Nigeria’s latest attempt to ease the dollar shortage choking its economy is dependent on traders trusting the central bank.
The monetary authority opened a foreign-exchange window for investors and exporters Monday where the naira trades between the interbank rate and the black-market rate, which many Nigerians use to access dollars.
In the weeks before the opening, Governor Godwin Emefiele told senior bankers that he would tolerate a weaker naira and allow the market to determine the rate within the new window, according to a person who attended the meetings.
While the initial market reaction showed investors are optimistic the platform will be successful in bringing hard currency into Nigeria — bank stocks rose and naira forward contracts priced in a weaker currency – policy makers still must demonstrate that they’ll allow free trading. Investors have been disappointed before.
Last June, the central bank ended a 16-month currency-peg and promised to float the naira, but it has traded near 315 per dollar since August. That’s about 25 percent stronger than its black-market price of 390.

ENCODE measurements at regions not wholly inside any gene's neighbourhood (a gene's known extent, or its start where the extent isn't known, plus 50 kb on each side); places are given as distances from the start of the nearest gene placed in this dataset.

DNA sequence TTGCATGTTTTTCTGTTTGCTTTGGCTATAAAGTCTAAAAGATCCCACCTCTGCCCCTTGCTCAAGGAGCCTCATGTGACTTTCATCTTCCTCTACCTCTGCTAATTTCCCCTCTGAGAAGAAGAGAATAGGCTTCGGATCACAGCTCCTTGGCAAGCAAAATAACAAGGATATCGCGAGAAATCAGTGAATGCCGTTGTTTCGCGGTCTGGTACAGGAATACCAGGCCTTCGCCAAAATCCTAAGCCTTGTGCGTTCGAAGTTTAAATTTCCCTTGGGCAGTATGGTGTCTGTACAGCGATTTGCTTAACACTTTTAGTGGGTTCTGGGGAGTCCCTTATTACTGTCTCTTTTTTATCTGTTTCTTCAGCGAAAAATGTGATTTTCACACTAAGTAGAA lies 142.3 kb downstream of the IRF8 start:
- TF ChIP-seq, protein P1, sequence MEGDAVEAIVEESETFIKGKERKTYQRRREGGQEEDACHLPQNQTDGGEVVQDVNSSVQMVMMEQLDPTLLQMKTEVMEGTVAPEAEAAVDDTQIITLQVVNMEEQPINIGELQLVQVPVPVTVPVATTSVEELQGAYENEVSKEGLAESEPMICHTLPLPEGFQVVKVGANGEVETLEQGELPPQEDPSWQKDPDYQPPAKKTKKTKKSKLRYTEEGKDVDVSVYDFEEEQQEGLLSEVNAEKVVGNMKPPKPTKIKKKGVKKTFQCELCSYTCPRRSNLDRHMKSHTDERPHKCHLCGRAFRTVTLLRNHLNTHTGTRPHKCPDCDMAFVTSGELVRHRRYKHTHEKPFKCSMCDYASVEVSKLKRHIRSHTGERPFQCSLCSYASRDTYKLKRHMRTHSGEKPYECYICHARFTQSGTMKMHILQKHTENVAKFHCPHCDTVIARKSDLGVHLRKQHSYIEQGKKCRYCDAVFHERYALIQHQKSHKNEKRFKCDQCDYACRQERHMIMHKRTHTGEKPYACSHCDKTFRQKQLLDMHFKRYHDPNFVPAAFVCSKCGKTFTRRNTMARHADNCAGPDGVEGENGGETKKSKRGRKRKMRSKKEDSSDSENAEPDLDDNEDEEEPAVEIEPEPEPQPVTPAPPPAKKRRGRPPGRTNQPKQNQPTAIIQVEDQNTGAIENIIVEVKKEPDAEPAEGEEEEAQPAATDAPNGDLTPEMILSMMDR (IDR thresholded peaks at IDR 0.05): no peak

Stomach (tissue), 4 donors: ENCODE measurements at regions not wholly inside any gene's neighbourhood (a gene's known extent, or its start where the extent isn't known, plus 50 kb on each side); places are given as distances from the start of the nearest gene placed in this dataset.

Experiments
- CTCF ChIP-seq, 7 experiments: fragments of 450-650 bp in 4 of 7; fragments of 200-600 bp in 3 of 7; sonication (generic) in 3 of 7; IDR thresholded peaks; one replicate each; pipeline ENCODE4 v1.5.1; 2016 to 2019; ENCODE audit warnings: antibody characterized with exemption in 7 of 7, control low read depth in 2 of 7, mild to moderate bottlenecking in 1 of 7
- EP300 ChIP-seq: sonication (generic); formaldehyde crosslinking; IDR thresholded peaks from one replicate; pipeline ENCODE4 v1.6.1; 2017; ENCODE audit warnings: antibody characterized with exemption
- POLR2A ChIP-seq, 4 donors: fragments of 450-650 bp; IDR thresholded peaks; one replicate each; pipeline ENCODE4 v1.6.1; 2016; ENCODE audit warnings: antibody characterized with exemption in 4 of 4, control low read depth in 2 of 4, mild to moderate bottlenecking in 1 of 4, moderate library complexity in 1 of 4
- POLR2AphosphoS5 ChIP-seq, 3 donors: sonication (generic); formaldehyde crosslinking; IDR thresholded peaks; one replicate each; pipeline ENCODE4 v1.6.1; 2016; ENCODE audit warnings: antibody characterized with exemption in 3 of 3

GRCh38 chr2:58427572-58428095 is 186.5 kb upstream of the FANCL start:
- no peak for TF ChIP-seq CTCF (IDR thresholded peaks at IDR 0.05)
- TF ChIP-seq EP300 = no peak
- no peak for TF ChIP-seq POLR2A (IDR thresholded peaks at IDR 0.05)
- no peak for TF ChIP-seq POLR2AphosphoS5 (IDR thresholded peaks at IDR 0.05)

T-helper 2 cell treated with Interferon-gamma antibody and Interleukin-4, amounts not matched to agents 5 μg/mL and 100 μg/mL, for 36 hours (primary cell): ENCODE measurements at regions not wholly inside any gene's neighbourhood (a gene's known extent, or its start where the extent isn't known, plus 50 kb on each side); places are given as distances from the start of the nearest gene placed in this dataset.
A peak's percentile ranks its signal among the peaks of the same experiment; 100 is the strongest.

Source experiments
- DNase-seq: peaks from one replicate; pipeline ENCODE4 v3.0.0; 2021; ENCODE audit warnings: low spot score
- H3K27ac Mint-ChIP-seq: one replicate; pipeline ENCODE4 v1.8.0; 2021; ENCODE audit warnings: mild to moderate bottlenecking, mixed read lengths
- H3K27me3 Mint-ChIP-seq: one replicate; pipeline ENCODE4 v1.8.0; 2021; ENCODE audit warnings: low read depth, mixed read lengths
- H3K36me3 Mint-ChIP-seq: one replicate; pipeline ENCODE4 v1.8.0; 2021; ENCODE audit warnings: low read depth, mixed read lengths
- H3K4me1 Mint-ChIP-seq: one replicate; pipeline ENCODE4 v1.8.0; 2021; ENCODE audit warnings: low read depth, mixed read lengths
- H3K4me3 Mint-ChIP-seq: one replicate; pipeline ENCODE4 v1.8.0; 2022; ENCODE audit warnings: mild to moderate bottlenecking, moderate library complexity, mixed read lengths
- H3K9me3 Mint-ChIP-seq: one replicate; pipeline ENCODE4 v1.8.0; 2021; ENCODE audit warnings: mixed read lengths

“If this is going to be market-determined, that would be a great positive,” said Razia Khan, the chief Africa economist at Standard Chartered in London. “Given the false start we had in June last year, there’ll be a certain amount of caution initially.”
Standard Bank Group analysts expect an initial “sharp but unsustainable” decline in the naira as investors and companies try to clear their unmet demand for dollars of about $4 billion.
If that happens, the central bank may start manipulating the rate again, which would discourage inflows.
“What is on paper may not actually be what is practiced,” Standard Bank’s Lagos-based Ayomide Mejabi and Phumelele Mbiyo in Johannesburg said in a note Monday.
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